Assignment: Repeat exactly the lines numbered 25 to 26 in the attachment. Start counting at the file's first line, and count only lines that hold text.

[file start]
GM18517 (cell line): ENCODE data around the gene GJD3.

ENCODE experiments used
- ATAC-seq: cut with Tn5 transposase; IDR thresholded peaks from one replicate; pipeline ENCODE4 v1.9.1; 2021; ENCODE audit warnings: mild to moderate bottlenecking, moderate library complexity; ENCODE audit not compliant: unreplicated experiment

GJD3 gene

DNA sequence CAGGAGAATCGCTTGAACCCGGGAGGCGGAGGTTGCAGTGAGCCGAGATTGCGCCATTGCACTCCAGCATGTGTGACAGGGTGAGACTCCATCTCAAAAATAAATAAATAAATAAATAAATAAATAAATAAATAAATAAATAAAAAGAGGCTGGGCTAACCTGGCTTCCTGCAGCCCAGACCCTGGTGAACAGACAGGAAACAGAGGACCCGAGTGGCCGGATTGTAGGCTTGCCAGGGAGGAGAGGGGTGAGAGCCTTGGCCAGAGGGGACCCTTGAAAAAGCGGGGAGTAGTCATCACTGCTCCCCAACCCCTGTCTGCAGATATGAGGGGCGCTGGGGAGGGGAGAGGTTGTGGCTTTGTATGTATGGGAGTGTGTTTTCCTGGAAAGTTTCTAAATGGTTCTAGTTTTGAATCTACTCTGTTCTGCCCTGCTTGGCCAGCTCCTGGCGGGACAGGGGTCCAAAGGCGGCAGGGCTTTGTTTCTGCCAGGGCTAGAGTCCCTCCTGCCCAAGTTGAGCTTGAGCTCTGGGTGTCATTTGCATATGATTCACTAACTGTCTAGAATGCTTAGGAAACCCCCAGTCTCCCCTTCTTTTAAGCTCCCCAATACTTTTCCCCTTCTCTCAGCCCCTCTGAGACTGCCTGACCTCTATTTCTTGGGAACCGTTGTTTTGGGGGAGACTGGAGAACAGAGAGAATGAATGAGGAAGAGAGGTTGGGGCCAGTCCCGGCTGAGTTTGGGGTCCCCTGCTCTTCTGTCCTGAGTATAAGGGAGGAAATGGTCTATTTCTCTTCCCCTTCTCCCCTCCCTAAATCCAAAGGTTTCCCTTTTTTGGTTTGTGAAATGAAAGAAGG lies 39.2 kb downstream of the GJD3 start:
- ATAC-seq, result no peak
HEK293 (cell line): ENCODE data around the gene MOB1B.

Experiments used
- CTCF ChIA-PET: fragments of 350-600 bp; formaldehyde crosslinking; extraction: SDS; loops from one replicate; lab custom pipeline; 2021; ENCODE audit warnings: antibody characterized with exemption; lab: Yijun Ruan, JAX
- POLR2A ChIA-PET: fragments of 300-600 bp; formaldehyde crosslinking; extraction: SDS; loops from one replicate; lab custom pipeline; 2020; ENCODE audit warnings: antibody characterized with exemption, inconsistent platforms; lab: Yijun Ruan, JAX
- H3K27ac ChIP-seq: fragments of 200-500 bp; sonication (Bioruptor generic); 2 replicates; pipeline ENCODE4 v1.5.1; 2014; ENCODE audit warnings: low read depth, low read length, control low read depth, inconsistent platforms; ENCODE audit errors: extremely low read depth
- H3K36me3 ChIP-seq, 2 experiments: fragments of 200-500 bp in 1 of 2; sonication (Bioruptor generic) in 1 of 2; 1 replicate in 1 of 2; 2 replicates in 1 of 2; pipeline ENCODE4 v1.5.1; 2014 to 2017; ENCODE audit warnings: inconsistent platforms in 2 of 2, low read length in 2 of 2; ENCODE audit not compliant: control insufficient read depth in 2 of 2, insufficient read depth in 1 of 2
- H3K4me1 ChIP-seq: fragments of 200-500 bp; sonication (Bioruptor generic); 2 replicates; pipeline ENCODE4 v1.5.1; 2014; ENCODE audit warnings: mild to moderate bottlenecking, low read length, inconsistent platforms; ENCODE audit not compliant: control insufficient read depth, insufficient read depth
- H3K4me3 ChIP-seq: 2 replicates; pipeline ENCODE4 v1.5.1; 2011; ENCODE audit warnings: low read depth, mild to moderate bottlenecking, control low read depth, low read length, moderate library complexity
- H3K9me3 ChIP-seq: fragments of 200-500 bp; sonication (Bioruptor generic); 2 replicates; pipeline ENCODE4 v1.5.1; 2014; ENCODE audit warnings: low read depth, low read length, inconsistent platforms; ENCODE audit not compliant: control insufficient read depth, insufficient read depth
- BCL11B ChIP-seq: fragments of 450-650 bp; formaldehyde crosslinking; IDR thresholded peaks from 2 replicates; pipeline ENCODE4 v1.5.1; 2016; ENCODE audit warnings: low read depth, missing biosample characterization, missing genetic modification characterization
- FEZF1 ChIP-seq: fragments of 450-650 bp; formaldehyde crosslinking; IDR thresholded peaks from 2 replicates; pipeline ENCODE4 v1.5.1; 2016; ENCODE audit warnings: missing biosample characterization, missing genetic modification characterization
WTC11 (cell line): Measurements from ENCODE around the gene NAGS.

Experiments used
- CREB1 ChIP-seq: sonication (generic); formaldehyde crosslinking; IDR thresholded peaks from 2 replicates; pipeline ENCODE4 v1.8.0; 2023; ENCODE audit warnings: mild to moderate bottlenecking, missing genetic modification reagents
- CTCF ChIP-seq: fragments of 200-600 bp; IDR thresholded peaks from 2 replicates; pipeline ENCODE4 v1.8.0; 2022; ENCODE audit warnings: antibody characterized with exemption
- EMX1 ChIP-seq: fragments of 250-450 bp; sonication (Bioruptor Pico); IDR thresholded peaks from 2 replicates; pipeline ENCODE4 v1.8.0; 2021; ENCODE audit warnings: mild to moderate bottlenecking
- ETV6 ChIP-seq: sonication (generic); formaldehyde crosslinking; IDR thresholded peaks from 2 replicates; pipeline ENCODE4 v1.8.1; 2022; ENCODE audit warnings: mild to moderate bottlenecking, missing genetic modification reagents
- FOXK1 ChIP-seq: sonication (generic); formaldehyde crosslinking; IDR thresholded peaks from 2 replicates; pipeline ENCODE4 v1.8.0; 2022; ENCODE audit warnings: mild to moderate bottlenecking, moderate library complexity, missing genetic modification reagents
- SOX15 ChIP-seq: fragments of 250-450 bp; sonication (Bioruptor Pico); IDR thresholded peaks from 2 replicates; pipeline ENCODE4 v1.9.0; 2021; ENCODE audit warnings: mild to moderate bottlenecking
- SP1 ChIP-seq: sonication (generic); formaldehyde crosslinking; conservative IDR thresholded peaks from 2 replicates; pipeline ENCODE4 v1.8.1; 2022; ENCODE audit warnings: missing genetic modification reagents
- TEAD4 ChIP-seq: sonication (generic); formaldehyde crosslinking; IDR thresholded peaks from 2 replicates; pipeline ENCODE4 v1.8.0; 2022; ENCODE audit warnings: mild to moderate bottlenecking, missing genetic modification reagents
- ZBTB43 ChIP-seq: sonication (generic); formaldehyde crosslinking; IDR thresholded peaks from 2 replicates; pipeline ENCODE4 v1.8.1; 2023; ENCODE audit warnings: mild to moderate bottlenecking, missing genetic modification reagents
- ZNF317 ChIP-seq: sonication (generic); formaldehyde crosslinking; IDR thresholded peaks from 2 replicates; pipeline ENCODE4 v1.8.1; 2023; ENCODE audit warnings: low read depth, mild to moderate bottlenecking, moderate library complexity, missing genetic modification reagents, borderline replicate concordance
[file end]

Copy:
- SOX15 ChIP-seq: fragments of 250-450 bp; sonication (Bioruptor Pico); IDR thresholded peaks from 2 replicates; pipeline ENCODE4 v1.9.0; 2021; ENCODE audit warnings: mild to moderate bottlenecking
- SP1 ChIP-seq: sonication (generic); formaldehyde crosslinking; conservative IDR thresholded peaks from 2 replicates; pipeline ENCODE4 v1.8.1; 2022; ENCODE audit warnings: missing genetic modification reagents